"Perhaps nothing ’ud be a lesson to us if it didn’t come too late.” The bleak wisdom of Adam Bede in George Eliot’s novel makes me either chuckle or shudder as I get older.

I was mostly done raising my children before I stumbled upon Martin Marty’s The Mystery of the Child, where he claims a child isn’t a project or a problem to be solved but a wonder to treasure. That drove me back to Jean Vanier’s suggestion that love isn’t doing things for other people (you can crush them that way); it’s revealing to people their beauty, the light shining in them. The wisdom came too late. I had done thousands of things for my children, and taken tender pride in doing so.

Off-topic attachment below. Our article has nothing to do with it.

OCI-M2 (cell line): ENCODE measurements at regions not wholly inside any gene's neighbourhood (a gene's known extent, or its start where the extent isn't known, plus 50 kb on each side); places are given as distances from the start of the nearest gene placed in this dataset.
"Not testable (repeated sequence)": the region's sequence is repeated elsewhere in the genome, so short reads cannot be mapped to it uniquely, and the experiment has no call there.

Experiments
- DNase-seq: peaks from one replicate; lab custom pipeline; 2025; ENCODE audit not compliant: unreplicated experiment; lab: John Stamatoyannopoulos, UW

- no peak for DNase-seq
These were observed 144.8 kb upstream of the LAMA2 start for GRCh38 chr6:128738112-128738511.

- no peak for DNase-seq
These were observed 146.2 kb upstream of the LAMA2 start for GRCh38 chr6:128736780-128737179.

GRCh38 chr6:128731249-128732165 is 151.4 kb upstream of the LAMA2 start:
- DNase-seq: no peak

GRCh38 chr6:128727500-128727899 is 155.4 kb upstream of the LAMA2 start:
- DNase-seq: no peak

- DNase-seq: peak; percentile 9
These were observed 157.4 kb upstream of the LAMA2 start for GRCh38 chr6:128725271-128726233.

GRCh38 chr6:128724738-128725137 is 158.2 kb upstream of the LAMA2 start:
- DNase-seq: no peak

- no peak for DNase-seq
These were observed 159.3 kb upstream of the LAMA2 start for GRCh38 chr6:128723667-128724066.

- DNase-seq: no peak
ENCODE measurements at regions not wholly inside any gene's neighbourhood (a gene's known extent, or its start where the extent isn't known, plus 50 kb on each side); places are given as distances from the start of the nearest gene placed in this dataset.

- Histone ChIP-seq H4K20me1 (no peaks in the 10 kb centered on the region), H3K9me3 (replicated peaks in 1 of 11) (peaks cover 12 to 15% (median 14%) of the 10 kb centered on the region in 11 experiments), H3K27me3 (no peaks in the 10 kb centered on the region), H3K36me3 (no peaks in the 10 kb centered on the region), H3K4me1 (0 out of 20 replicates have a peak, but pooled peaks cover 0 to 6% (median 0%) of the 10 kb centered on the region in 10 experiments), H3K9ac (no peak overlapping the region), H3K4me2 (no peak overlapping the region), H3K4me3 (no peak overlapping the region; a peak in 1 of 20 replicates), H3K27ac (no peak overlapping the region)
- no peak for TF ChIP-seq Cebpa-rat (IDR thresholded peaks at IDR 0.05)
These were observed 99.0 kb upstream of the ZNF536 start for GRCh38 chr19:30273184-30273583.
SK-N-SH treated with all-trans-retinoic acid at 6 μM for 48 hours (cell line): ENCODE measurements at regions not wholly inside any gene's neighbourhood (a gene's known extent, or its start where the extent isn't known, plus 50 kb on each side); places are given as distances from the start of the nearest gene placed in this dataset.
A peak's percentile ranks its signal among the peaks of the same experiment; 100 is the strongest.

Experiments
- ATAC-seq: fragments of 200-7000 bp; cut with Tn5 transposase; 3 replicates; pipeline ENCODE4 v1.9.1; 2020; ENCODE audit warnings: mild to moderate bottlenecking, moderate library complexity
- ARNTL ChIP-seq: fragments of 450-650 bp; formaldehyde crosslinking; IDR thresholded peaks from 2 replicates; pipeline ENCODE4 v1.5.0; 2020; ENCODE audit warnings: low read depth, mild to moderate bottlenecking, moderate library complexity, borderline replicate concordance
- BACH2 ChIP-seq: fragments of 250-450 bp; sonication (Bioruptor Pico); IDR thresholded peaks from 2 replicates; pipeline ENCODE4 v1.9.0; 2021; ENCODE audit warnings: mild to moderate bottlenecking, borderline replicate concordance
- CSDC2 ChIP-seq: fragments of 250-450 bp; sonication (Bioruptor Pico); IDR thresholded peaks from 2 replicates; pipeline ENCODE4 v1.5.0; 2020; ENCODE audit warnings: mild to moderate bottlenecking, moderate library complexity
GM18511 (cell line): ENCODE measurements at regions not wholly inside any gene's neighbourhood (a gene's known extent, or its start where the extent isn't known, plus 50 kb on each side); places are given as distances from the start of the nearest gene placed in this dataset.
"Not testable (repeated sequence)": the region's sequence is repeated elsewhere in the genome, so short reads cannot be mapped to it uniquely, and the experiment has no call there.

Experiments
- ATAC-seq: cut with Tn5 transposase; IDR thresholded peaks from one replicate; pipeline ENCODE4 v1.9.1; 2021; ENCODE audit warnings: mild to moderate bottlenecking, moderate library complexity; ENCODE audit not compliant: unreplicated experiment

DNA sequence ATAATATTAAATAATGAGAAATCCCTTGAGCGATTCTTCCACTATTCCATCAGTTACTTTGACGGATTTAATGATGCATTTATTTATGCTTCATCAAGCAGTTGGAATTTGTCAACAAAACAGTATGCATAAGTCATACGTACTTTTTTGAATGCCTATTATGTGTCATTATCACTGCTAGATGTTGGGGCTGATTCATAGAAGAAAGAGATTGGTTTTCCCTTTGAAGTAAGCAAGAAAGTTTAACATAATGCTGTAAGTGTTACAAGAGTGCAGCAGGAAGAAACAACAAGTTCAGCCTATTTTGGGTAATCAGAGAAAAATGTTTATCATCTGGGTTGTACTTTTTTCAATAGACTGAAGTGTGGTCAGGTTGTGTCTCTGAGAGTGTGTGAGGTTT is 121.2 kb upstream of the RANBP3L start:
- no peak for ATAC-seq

I was into the fourth quarter of my career as a pastor when I came upon Eugene Peterson’s account of ministry, and I was chastened by his critique of churches—like mine—that are beehives of activity and so may miss the heart of why people bother with church. “I was dealing with my congregation as problems to be fixed rather than as members of the household of God to be led in the worship and service of God. In dealing with my parishioners as problems, I more or less knew what I was doing. In dealing with them as a pastor, I was involved in mysteries, mostly having to do with God, that were far beyond my understanding and control.” I wish he had learned his mistake (and mine) years earlier. Too late again.